36Color Theory
37Lighting for the Scene
38Props, Wardrobe & Time Period for Set Design
40Subject Within the Scene
41Set Design Arrangement
42Fine Art Compositing
43Plan The Composite Before Shooting
44Checklist for Composite Shooting
45Analyze Composite Mistakes
46Shoot: Black Backdrop for White Clothing
47Shoot: Black Backdrop for Color Clothing
48Shoot: Black Backdrop for Accessories
49Shoot: Miniature Scene
50Editing Workflow Overview
51Add Fabric to Make a Big Dress
52Edit Details of Images
53Add Smoke & Texture
54Blend Multiple Images Into One Composite
55Put Subject Into a Miniature Scenario
56Location Scouting & Test Photoshoot
57Self Portrait Test Shoots
58Shoot for Edit
59Shoot Extra Stock Images
60Practice the Shoot
61Introduction to Shooting Photo Series
62Shoot: Vine Image
63Shoot: Sand Image
64Shoot: End Table Image
65Shoot: Bed Image
66Shoot: Wall Paper Image
67Shoot: Chair Image
68Shoot: Mirror Image
69Shoot: Moss Image
70Shoot: Tree Image
71Shoot: Fish Tank Image
72Shoot: Feather Image
73View Photo Series for Cohesion & Advanced Compositing
74Edit Multiple Images to Show Cohesion
75Edit Images with Advanced Compositing
76Decide How to Start the Composite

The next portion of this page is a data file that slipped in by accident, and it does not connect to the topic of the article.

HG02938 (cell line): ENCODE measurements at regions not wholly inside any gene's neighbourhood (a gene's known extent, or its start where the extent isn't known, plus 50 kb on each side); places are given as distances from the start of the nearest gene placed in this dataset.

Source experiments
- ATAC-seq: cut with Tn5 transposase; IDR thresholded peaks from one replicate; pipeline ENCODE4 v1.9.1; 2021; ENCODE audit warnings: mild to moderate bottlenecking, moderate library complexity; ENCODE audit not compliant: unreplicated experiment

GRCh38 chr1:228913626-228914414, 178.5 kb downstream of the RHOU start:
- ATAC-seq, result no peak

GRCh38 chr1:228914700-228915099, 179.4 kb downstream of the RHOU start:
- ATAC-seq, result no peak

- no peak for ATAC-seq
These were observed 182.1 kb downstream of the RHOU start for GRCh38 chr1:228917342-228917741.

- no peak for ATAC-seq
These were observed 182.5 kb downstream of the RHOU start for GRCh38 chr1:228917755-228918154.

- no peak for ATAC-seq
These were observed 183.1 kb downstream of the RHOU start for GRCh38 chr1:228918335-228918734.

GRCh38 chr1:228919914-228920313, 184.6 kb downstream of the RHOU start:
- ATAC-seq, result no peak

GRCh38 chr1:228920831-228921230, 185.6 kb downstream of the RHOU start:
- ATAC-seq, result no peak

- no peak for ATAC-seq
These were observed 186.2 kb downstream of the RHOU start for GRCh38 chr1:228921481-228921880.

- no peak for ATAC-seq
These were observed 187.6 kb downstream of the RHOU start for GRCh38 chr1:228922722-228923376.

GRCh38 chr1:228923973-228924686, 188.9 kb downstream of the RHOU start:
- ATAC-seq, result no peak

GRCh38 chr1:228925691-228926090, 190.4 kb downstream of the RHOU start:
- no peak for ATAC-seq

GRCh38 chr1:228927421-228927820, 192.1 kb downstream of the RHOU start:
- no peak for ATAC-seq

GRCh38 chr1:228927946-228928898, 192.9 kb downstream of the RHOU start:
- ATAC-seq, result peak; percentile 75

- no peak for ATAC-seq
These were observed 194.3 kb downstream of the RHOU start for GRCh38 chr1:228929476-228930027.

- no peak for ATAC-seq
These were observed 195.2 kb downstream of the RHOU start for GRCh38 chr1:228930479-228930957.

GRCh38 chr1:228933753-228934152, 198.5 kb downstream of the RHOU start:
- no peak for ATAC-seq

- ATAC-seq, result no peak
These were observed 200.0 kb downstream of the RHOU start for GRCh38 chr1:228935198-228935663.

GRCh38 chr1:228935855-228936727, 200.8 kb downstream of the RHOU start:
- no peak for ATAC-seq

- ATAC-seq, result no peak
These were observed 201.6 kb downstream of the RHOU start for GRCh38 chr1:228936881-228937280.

77Organize Final Images
78Choosing Images for Your Portfolio
79Order the Images in Your Portfolio
80Why do Some Images Sell More Than Others?
81Analyze Student Portfolio Image Order
82Framing, Sizing, Editioning & Pricing
83Determine Sizes for Prints
84How to Choose Paper
85How to Choose Editions
86Pricing Strategies
87How to Present Your Images
88Example Pricing Exercise
89Print Examples
90Licensing, Commissions & Contracts
91How to Keep Licensing Organized
92How to Prepare Files for Licensing
93Pricing Your Licensed Images
94Contract Terms for Licensing
95Where to Sell Images
96Commission Pricing Structure
97Contract for Commissions
98Questions for a Commission Shoot
99Working with Galleries
100Benefits of Galleries
101Contracts for Galleries
102How to Find Galleries
103Choose Images to Show
104Hanging the Images
105Importance of Proofing Prints
106Interview with Soren Christensen Gallery
107Press Package Overview
108Artist Statement for Your Series
109Write Your 'About Me' Page
110Importance of Your Headshot
111Create a Leave Behind & Elevator Pitch
112Writing For Fine Art
113Define Your Writing Style
114Find Your Genre
115What Sets You Apart?
116Write to Different Audiences
117Write for Blogging
118Speak About Your Work
119Branding for Video
120Clearly Define Video Talking Points
121Types of Video Content
122Interview Practice
123Diversifying Social Media Content
124Create an Intentional Social Media Persona
125Monetize Your Social Media Presence
126Social Media Posting Plan
127Choose Networks to Use & Invest
128Presentation of Final Images
129Printing Your Series
130How to Work With a Print Lab
131Proofing Your Prints
132Bad Vs. Good Prints
133Find Confidence to Print
134Why Critique?
135Critiquing Your Own Portfolio
136Critique of Brooke's Series
137Critique of Student Series
138Yours is a Story Worth Telling